The new Russian emigration pales in scale to the refugee crisis that the invasion set off in Ukraine, where the United Nations estimates that more than 14 million people, or one-third of the country’s population, have been forced from their homes. But the wave of Russian exiles is significant because it includes some of Russia’s best minds and most politically active regime opponents.

The influence that political émigrés will have on the course of events in Russia remains to be seen. Putin prefers to have his opponents outside the country, where they are likely to lose contact with life back home and see their political credibility decrease as the Kremlin brands them as foreign stooges. In a March tirade, Putin disparaged those who left as “scum and traitors” Russia will spit out like flies in an act of “self-cleansing.”

A number of prominent Russian opposition politicians have refused to go into exile and now all find themselves behind bars: Alexey Navalny, who flew back to Moscow in 2021 after recovering abroad from an assassination attempt with a rare nerve agent; Vladimir Kara-Murza, who returned to Russia from the United States following the start of the invasion; and Ilya Yashin, a fixture in Russian opposition politics who vowed to remain in Moscow.

Mikhail Khodorkovsky, Russia’s most well-known exile, has said that he spends 10 hours a day keeping track of what is happening inside the country from his home in London. An oligarch who ran afoul of the Kremlin during Putin’s first term in office, Khodorkovsky served 10 years in prison before being pardoned and released in 2013 into exile. In recent years, Khodorkovsky supported various media and civil society projects inside Russia before the government shut them down and prosecuted their leaders. After the invasion of Ukraine, Khodorkovsky co-founded the Russian Anti-War Committee, a group of exiled opposition leaders, and helped fund Burakova’s Kovcheg aid organization.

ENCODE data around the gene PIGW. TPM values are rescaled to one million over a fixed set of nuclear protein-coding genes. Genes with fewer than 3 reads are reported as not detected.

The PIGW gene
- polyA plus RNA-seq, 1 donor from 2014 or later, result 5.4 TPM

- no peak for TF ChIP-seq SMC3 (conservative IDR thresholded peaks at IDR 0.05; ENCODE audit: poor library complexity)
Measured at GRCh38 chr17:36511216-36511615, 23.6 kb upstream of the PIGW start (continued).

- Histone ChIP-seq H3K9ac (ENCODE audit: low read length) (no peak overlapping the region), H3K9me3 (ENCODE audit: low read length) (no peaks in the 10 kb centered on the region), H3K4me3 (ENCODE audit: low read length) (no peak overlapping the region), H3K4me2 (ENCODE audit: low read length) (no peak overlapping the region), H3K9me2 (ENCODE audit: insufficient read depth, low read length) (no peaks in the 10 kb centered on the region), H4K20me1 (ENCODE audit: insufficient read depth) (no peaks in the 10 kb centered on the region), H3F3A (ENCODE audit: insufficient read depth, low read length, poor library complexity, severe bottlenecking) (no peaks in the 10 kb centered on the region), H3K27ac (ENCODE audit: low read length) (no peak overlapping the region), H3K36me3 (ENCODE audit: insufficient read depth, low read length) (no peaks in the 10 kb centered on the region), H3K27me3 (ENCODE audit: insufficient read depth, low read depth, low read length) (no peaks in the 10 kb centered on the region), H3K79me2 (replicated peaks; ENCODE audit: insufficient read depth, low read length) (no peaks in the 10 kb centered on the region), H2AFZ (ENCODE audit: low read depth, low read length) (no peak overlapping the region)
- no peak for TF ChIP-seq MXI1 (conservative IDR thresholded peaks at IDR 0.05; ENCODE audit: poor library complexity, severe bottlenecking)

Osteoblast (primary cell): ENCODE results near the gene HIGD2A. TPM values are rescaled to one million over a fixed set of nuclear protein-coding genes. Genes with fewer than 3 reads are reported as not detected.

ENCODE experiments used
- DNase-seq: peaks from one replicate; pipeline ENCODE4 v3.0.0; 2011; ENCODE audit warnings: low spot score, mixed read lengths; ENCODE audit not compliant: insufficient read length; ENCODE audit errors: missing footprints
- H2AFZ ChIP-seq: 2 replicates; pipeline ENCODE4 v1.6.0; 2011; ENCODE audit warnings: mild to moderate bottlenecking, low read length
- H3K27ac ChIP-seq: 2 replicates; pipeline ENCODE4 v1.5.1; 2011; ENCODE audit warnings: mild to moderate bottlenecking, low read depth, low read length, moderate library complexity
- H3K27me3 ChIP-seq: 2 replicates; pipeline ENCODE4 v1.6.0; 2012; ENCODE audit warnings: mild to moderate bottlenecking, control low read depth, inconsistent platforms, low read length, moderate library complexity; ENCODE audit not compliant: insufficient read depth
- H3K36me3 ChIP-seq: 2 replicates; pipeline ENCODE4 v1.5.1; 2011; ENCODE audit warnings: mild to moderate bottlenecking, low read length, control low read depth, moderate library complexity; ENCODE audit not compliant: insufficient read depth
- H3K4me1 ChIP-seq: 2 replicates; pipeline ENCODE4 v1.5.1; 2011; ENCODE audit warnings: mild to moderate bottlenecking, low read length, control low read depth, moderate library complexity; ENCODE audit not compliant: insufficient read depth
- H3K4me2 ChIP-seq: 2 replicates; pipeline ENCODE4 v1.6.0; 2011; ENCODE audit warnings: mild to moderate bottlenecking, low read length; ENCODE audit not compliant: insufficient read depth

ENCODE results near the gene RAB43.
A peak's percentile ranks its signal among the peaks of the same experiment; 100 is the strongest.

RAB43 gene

In a new book that has been published online in English, Khodorkovsky lays out his vision for the future, arguing that to avoid a repetition of Putin’s one-man rule and break Russia’s cycle of authoritarianism, the country will need to adopt a parliamentary model and devolve power to its regions. To get there, Khodorkovsky writes, Russians driven into emigration should form a “second front” to help bring down the regime.

“The new political emigrants are giving voice to the opposition because people inside Russia, if they risk speaking up, face serious repressions,” Khodorkovsky told Foreign Policy. He pointed out that independent Russian media, as well as popular YouTube channels run by Putin critics like himself, all work from abroad now. “A significant portion of these people will return. What their influence will be is another question,” he said.

Recent Russian history is full of examples of political emigrants, many dying in exile, a few returning home triumphantly. Vladimir Lenin was undoubtedly the most successful, sneaking back into Russia after the last tsar abdicated and leading the 1917 Bolshevik Revolution. The ensuing civil war created the first big wave of political emigration from Russia, with as many as 3 million people fleeing the new Soviet authorities.

Still, the current exodus is unprecedented in recent times, said Mikhail Denisenko, director of the Vishnevsky Institute of Demography in Moscow. “We’ve never had such a big annual outflow, not even in the 1990s,” he said, when 2 million people left Russia in the chaos following the fall of communism. Because much of the data on emigration is incomplete or unreliable, and it is difficult to distinguish visitors from emigrants in border statistics, Denisenko’s “cautious estimate” is that 500,000 Russians have left the country this year and not come back.

The case of political scientist Ekaterina Schulmann is illustrative of that ambiguity. When she left Russia after the invasion to take a one-year fellowship at the Robert Bosch Academy in Berlin, Schulmann said she did not consider herself to be a political emigrant. But the Russian authorities have since designated her a “foreign agent,” a status that makes it practically impossible for her to continue her academic work in Russia. From her perch in Berlin, Schulmann has continued giving lively, erudite commentary on Russian politics and now has more than 1 million YouTube subscribers, most of them inside Russia.